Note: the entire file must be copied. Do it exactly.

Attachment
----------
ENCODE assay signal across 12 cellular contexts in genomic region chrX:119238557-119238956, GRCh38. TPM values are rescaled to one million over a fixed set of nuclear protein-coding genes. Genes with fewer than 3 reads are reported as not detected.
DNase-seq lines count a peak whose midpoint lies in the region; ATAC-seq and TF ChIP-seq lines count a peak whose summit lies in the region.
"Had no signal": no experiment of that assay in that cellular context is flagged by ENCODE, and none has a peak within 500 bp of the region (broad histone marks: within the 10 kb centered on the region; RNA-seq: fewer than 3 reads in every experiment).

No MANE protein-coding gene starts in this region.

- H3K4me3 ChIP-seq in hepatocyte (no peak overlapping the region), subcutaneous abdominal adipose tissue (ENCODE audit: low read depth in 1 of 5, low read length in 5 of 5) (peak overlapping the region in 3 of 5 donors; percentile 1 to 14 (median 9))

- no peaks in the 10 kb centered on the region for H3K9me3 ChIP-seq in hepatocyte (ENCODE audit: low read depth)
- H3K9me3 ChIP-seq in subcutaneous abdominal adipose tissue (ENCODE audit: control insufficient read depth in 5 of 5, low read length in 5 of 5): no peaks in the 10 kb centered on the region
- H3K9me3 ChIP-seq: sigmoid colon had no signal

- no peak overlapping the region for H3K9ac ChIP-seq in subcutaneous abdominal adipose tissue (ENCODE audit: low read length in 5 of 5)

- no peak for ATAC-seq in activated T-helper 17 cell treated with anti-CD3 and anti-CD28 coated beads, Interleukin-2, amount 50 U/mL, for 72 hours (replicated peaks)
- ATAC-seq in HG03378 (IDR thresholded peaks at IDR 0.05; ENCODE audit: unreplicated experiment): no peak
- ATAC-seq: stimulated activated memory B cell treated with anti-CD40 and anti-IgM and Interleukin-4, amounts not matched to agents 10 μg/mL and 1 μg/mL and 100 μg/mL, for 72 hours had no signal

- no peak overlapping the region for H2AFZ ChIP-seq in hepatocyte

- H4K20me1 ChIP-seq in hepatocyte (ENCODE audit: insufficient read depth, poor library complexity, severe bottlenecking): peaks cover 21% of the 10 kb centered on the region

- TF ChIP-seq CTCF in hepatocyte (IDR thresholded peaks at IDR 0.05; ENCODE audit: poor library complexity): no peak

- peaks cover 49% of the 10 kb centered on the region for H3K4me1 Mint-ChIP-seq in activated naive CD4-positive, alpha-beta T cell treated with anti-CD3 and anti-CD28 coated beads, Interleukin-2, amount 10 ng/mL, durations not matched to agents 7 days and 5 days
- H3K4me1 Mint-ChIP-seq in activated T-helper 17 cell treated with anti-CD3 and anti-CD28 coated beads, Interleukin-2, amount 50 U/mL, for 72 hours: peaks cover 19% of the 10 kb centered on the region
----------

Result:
ENCODE assay signal across 12 cellular contexts in genomic region chrX:119238557-119238956, GRCh38. TPM values are rescaled to one million over a fixed set of nuclear protein-coding genes. Genes with fewer than 3 reads are reported as not detected.
DNase-seq lines count a peak whose midpoint lies in the region; ATAC-seq and TF ChIP-seq lines count a peak whose summit lies in the region.
"Had no signal": no experiment of that assay in that cellular context is flagged by ENCODE, and none has a peak within 500 bp of the region (broad histone marks: within the 10 kb centered on the region; RNA-seq: fewer than 3 reads in every experiment).

No MANE protein-coding gene starts in this region.

- H3K4me3 ChIP-seq in hepatocyte (no peak overlapping the region), subcutaneous abdominal adipose tissue (ENCODE audit: low read depth in 1 of 5, low read length in 5 of 5) (peak overlapping the region in 3 of 5 donors; percentile 1 to 14 (median 9))

- no peaks in the 10 kb centered on the region for H3K9me3 ChIP-seq in hepatocyte (ENCODE audit: low read depth)
- H3K9me3 ChIP-seq in subcutaneous abdominal adipose tissue (ENCODE audit: control insufficient read depth in 5 of 5, low read length in 5 of 5): no peaks in the 10 kb centered on the region
- H3K9me3 ChIP-seq: sigmoid colon had no signal

- no peak overlapping the region for H3K9ac ChIP-seq in subcutaneous abdominal adipose tissue (ENCODE audit: low read length in 5 of 5)

- no peak for ATAC-seq in activated T-helper 17 cell treated with anti-CD3 and anti-CD28 coated beads, Interleukin-2, amount 50 U/mL, for 72 hours (replicated peaks)
- ATAC-seq in HG03378 (IDR thresholded peaks at IDR 0.05; ENCODE audit: unreplicated experiment): no peak
- ATAC-seq: stimulated activated memory B cell treated with anti-CD40 and anti-IgM and Interleukin-4, amounts not matched to agents 10 μg/mL and 1 μg/mL and 100 μg/mL, for 72 hours had no signal

- no peak overlapping the region for H2AFZ ChIP-seq in hepatocyte

- H4K20me1 ChIP-seq in hepatocyte (ENCODE audit: insufficient read depth, poor library complexity, severe bottlenecking): peaks cover 21% of the 10 kb centered on the region

- TF ChIP-seq CTCF in hepatocyte (IDR thresholded peaks at IDR 0.05; ENCODE audit: poor library complexity): no peak

- peaks cover 49% of the 10 kb centered on the region for H3K4me1 Mint-ChIP-seq in activated naive CD4-positive, alpha-beta T cell treated with anti-CD3 and anti-CD28 coated beads, Interleukin-2, amount 10 ng/mL, durations not matched to agents 7 days and 5 days
- H3K4me1 Mint-ChIP-seq in activated T-helper 17 cell treated with anti-CD3 and anti-CD28 coated beads, Interleukin-2, amount 50 U/mL, for 72 hours: peaks cover 19% of the 10 kb centered on the region